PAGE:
7. Feeling miserable, but had to comment again. Part of the problem was mentioned in the review, the idea of a divide between the sacred (church stuff/private stuff) and the secular (everyday stuff/public stuff). When that division exists, doing art is not seen as a vocation of service to God. No question is asked how one glorifies God and enjoys him forever by being an artist, or if it is, the answer is to do "christian" art. BTW the same could be said about any vocation, doctor, lawyer, scientist, automotive mechanic, etc. To do that job without looking at how God is served in it, and changes how you view it keeps the division and works against a christian world/life view. A good book on this is Total Truth by Nancy Piercy(sp?).

    ReplyDelete
  8. Right. This isn't just a problem with art. It involves our whole view of living.

    It's distressing to think that the evangelical church by and large has returned to the Roman Catholic view of a dichotomy between religious life and secular life. The RCC demonstrates it by its multiplication of religious duties and sacraments, and its affirmation of the monastic lifestyle.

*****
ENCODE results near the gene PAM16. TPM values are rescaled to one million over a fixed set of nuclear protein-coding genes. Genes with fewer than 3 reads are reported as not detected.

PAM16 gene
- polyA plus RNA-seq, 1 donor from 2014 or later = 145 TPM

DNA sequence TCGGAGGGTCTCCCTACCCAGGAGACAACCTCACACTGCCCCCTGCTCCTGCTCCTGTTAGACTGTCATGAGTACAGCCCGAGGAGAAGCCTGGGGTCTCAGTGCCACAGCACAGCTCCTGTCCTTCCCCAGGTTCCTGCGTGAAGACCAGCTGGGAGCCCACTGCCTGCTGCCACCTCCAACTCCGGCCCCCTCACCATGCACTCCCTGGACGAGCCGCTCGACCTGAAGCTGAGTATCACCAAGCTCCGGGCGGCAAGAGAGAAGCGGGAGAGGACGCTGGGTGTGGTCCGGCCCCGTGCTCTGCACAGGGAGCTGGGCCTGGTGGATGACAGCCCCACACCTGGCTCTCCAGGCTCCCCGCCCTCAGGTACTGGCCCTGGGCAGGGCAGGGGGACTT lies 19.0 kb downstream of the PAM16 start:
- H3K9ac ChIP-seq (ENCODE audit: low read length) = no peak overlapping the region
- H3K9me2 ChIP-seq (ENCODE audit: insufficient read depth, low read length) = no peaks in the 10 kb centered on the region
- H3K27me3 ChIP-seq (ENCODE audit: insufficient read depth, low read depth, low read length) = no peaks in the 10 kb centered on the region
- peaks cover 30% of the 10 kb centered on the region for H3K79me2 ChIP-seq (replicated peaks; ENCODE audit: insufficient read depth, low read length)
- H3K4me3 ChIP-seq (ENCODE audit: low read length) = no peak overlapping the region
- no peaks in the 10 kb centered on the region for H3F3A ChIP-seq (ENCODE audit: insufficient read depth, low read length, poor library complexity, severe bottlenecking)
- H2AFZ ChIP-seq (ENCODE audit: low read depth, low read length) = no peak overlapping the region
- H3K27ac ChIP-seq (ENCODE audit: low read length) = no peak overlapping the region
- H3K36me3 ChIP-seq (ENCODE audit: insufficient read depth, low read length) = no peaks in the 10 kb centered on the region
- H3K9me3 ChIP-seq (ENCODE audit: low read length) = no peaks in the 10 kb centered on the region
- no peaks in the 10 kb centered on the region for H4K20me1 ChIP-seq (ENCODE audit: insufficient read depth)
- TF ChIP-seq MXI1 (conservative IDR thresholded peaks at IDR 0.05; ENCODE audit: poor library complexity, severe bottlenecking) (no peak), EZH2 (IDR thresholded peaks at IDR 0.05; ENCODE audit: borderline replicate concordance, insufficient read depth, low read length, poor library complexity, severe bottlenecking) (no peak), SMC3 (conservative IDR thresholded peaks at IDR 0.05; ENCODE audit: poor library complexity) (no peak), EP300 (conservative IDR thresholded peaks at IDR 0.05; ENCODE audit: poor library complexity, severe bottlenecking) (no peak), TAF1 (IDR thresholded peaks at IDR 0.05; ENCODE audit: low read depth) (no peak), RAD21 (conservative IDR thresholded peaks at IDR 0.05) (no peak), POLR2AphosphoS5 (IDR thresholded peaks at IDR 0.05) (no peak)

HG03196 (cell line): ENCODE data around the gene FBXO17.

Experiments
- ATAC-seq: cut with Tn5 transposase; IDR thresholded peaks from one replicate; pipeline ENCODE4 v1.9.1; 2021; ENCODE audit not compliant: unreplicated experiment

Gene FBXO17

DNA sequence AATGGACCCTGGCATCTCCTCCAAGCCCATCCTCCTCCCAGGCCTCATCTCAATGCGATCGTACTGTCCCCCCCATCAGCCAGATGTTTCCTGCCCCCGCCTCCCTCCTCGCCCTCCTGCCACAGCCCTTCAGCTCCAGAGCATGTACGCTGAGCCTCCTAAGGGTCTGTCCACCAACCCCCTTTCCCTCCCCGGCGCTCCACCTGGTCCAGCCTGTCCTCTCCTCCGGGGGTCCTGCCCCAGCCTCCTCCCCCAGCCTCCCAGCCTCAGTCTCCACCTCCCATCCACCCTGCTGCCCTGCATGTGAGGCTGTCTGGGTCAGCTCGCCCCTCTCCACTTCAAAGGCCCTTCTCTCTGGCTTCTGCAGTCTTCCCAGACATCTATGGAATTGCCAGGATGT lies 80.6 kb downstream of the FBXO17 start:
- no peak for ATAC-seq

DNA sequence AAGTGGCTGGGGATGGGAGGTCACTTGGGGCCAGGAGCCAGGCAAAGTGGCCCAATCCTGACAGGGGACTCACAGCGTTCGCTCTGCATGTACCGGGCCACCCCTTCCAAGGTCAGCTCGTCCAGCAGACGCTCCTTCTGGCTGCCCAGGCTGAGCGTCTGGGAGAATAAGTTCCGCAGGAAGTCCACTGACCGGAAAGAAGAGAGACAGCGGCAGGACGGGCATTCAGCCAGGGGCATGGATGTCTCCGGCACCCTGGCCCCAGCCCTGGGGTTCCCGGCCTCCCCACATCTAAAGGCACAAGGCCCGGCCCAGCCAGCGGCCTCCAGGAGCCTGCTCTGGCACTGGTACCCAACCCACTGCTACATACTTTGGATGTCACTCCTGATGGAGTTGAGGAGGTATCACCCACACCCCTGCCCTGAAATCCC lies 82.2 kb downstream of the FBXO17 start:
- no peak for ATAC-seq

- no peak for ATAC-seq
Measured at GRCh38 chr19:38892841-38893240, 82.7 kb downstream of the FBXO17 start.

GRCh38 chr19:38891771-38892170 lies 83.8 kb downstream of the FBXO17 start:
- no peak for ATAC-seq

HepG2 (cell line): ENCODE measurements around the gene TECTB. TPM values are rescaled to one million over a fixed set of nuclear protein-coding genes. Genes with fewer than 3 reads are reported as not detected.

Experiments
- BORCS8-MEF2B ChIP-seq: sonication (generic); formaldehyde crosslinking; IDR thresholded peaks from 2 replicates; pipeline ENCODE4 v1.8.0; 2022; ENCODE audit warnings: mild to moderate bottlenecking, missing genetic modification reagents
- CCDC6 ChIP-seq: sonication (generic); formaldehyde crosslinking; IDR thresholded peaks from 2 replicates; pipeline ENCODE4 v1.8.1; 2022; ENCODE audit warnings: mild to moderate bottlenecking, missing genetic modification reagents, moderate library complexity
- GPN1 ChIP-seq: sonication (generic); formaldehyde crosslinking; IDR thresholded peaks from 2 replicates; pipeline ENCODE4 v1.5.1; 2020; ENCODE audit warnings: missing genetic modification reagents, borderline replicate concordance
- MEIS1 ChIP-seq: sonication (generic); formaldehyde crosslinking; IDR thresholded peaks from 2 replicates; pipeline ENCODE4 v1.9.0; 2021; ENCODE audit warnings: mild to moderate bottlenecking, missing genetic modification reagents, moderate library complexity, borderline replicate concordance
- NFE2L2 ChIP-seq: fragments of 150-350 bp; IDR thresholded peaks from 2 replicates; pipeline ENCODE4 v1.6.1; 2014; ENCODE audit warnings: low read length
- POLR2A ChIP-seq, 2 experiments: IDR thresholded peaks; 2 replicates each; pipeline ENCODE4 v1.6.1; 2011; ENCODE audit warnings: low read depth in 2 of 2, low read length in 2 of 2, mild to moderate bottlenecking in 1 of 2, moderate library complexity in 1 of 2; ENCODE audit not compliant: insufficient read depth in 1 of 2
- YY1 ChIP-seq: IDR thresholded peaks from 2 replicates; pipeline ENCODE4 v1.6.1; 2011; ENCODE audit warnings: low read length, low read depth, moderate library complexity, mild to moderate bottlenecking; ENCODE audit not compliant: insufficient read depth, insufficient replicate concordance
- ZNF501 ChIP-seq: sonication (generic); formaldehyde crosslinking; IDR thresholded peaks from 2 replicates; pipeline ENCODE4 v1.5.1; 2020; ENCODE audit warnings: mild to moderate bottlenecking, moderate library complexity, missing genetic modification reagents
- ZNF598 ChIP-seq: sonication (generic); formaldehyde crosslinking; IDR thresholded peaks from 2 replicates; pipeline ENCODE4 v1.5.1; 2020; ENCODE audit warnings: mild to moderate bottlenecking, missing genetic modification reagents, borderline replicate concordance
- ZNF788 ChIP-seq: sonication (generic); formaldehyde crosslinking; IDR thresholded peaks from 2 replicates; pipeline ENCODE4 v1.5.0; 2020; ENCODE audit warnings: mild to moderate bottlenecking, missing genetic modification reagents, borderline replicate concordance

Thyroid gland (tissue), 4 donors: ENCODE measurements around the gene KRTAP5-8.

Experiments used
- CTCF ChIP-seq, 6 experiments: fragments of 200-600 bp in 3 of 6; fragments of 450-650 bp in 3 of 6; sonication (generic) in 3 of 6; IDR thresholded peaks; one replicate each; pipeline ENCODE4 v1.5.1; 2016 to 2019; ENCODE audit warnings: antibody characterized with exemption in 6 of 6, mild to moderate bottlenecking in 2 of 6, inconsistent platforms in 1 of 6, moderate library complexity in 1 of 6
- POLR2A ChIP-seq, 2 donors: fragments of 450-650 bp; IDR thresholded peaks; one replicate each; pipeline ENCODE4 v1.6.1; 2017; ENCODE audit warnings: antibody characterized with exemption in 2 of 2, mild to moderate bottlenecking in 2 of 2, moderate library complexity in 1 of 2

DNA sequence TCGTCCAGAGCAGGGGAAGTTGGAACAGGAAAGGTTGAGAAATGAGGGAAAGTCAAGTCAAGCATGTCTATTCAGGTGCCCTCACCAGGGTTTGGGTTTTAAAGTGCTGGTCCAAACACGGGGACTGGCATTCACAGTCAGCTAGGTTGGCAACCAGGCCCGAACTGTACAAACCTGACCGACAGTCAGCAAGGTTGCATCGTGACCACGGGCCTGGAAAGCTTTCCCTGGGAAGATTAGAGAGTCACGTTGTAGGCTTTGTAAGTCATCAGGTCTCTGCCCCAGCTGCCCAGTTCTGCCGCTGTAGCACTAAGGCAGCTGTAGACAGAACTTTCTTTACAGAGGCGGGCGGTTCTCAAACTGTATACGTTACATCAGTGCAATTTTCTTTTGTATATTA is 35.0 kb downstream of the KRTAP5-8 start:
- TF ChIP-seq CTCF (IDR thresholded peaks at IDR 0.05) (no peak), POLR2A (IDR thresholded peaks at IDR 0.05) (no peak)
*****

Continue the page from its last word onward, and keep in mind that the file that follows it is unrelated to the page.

Evangelicalism demonstrates this by the often unstated assumption that you can't REALLY serve Christ unless you're in a "full time Christian ministry".

    One of the accomplishments of the Reformation was reestablishing the dignity of all work done in the service of Christ. As a personal example, I have no problem telling people that I build nuclear submarines for the glory of God. That sort of association between God and the military gives many evangelicals fits! How dare I think that God wants to have anything to do with the Military-Industrial Complex?!?!

    ReplyDelete